TAIPEI (Taiwan News) – The parties at the Legislative Yuan reached a preliminary consensus over a ban on the import of U.S. beef parts Tuesday, leaving two opposition proposals to a vote scheduled for January 5.
After a first round of negotiations between the Kuomintang and the opposition Democratic Progressive Party over their respective proposals for amendments to the Food Sanitation Act failed during the morning, the ruling party threatened to take the issue to a vote in the afternoon.
Tension mounted Tuesday following weeks of stalemate over choosing a way to react to a Taiwan-U.S. protocol in late October allowing certain U.S. bone-in beef products to be imported despite public fears about bovine spongiform encephalopathy (BSE) or mad cow disease.
The consensus which came out of the Legislative Yuan was based on the proposal from KMT lawmaker Hwang Yih-jiau to ban the export, import and sale of six types of beef products, reports said. The latest version added a line saying that if there were international pressure, both parties at the Legislative Yuan and the Executive Yuan would face it together.
A DPP proposal that only beef from cattle younger than 30 months could be imported would come up for a vote on January 5, reports said. The same was expected to happen to another opposition motion, a ban on bone-in beef products until the public expressed itself in a referendum now being petitioned by consumers action groups.
The key differences between the two original proposals were the nature of the banned products and especially the age of the cattle.
The KMT motion lists six potentially risky beef products to be banned and demands scientific tests as a precondition for import. KMT legislative caucus whip Lu Hsueh-chang claimed the ruling party version was even stricter than the opposition one.
The DPP proposal emphasized that all meat from animals older than 30 months should be banned because according to international research older cattle produced riskier meat. The DPP also wanted all bone-in beef to have bones removed while each individual case of the product should be inspected before its import would be allowed.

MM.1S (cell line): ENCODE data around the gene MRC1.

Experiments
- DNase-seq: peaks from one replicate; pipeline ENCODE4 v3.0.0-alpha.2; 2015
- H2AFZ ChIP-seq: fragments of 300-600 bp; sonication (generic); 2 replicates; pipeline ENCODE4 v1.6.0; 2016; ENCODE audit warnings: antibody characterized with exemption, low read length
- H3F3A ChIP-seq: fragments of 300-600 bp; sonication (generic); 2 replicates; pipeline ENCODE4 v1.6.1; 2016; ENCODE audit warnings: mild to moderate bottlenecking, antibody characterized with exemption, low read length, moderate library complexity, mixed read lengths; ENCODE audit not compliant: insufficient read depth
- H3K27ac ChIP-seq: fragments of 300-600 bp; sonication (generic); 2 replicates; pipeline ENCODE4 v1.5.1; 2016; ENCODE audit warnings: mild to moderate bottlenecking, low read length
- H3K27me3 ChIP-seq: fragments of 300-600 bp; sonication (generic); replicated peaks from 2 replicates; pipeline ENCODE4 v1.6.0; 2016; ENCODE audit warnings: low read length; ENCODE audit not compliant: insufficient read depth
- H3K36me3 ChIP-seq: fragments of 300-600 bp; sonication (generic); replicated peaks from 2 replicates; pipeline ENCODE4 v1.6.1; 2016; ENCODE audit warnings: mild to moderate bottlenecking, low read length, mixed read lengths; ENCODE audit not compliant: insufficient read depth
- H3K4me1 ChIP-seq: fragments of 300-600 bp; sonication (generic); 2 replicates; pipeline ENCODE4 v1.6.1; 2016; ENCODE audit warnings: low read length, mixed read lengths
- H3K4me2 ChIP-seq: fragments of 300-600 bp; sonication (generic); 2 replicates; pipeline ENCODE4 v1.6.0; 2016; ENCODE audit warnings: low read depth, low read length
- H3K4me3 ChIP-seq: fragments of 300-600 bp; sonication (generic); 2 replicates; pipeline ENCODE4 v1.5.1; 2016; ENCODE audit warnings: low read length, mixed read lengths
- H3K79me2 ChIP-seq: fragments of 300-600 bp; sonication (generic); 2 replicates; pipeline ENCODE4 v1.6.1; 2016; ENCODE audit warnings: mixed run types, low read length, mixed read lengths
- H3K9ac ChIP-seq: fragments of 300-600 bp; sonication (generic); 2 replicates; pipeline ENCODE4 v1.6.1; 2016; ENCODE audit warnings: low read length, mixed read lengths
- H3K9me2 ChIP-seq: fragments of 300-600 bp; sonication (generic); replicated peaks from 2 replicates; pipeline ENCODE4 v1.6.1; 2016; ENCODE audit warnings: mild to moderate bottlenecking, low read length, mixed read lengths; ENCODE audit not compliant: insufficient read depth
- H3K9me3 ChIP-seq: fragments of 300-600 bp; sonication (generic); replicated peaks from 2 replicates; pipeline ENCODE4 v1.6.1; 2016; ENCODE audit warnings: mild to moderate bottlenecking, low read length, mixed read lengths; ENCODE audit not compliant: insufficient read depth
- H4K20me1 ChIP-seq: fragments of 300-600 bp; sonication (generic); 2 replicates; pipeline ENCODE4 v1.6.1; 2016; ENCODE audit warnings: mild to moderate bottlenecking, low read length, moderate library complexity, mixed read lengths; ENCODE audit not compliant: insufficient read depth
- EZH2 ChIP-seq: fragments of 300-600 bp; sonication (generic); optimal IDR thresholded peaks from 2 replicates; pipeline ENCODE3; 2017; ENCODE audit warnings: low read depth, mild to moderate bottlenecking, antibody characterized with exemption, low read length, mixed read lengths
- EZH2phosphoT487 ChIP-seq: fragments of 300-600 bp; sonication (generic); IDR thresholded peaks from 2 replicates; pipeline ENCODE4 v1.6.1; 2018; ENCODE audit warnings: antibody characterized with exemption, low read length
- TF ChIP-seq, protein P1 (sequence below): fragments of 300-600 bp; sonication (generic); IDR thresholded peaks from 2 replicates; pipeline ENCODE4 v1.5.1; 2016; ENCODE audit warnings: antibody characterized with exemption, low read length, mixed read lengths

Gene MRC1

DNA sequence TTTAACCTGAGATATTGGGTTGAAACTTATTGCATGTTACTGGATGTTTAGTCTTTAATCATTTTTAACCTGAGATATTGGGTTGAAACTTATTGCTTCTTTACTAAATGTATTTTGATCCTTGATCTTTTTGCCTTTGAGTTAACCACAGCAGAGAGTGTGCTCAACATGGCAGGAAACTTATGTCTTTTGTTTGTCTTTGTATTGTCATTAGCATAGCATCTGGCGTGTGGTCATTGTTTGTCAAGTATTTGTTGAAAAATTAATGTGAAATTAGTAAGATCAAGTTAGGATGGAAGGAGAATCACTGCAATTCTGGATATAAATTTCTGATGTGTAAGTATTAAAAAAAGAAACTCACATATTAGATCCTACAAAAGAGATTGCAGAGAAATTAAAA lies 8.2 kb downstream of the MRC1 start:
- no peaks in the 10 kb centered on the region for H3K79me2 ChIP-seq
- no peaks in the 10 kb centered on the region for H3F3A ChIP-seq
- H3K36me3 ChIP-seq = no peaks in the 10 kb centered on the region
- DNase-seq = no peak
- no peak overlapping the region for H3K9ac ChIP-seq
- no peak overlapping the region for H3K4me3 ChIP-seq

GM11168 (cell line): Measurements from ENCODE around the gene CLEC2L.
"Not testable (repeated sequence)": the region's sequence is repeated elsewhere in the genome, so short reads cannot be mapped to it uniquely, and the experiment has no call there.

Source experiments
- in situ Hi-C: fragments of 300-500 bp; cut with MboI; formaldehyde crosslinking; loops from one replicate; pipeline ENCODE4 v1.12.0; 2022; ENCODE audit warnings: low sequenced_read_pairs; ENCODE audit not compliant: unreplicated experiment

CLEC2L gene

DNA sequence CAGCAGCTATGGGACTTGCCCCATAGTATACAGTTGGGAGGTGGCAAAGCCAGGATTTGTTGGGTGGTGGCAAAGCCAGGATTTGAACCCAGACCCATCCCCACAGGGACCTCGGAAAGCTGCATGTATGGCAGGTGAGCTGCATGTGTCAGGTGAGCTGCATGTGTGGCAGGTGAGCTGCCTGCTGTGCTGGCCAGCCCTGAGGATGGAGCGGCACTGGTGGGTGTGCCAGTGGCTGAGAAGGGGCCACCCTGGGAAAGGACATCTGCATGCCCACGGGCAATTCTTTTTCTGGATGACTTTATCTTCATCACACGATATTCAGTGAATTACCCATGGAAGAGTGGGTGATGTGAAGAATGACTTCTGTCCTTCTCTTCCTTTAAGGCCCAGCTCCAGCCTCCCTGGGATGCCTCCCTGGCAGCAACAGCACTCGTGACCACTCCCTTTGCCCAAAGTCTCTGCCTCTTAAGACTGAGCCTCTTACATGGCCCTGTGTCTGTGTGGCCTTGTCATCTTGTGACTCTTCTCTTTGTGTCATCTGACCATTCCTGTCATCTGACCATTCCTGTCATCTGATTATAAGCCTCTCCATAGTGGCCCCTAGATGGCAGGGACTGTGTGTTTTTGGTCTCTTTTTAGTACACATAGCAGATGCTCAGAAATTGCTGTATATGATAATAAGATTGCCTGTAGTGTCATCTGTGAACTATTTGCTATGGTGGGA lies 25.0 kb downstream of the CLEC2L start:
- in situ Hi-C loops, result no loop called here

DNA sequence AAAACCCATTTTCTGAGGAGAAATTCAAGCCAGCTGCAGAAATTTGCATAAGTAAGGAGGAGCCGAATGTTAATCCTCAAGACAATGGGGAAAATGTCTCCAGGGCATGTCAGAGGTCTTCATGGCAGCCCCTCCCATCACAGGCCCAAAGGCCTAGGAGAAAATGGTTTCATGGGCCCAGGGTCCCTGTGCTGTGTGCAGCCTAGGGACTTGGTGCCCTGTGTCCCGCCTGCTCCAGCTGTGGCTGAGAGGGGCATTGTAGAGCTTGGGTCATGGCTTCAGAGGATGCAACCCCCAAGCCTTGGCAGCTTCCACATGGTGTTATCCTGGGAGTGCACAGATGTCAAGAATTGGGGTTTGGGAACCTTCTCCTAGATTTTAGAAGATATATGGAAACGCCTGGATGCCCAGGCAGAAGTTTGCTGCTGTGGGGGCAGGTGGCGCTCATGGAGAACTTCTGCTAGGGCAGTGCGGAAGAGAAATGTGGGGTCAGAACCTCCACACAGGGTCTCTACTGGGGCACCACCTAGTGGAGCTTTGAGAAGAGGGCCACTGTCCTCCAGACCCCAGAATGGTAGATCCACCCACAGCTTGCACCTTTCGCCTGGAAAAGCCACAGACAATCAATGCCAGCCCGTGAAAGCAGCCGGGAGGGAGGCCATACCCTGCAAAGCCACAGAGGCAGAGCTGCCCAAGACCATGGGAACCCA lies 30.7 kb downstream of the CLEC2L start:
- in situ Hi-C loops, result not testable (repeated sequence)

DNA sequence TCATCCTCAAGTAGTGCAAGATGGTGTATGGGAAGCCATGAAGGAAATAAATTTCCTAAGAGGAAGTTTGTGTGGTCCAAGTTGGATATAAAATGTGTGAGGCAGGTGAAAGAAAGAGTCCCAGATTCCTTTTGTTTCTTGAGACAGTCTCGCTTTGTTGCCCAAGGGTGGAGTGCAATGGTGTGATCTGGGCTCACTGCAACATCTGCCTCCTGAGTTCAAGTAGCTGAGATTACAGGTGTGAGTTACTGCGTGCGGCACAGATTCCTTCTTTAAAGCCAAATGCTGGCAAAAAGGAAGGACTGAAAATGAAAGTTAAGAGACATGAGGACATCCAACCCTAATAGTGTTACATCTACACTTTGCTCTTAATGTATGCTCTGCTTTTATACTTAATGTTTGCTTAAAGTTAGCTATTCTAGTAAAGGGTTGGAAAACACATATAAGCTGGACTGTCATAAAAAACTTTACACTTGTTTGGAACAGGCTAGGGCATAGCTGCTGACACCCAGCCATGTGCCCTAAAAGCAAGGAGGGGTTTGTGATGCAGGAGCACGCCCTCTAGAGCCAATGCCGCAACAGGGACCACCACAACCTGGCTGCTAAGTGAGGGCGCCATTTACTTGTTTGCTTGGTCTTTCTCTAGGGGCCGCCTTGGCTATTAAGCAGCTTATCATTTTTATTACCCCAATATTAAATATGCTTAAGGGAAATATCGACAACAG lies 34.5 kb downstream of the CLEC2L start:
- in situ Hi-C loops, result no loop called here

Both versions not only banned the import of the beef products, but also their export and sale.
The consensus proposal featured a line banning meat from countries or areas for ten years after BSE had been found there, reports said.
“If a scientific method is found to cure the effects of mad cow disease, we can reduce the ten-year period,” said DPP legislator Yeh Yi-jin.
DPP Chairwoman Tsai Ing-wen visited the Legislative Yuan Tuesday afternoon at the end of the final negotiations. She said her party had done its best to defend the health of citizens, and she could understand the consensus reached.
Before the likelihood of a consensus appeared, lawmakers from both sides were preparing for physical confrontation. DPP members said they would remove their ties while KMT legislators changed into athletes’ shoes.
“In the worst case, we are prepared to be carried out of the Legislative Yuan,” DPP lawmaker Wang Sing-nan told reporters.
Government officials recently warned that an outright ban by the Legislative Yuan would damage Taiwan’s international credibility and provoke retaliation by Washington.
Premier Wu Den-yih said a first review of the October protocol would only be possible six months after its promulgation, in other words around next April.
In a TV interview, he said that his government would stick by three principles, resolving public doubts, respecting a consensus reached on November 3, and not going against the protocol.
Turning to the possibility of U.S. retaliation in the event of a tough decision by the Legislative Yuan, he said “You wouldn’t believe me if I said I wasn’t concerned.”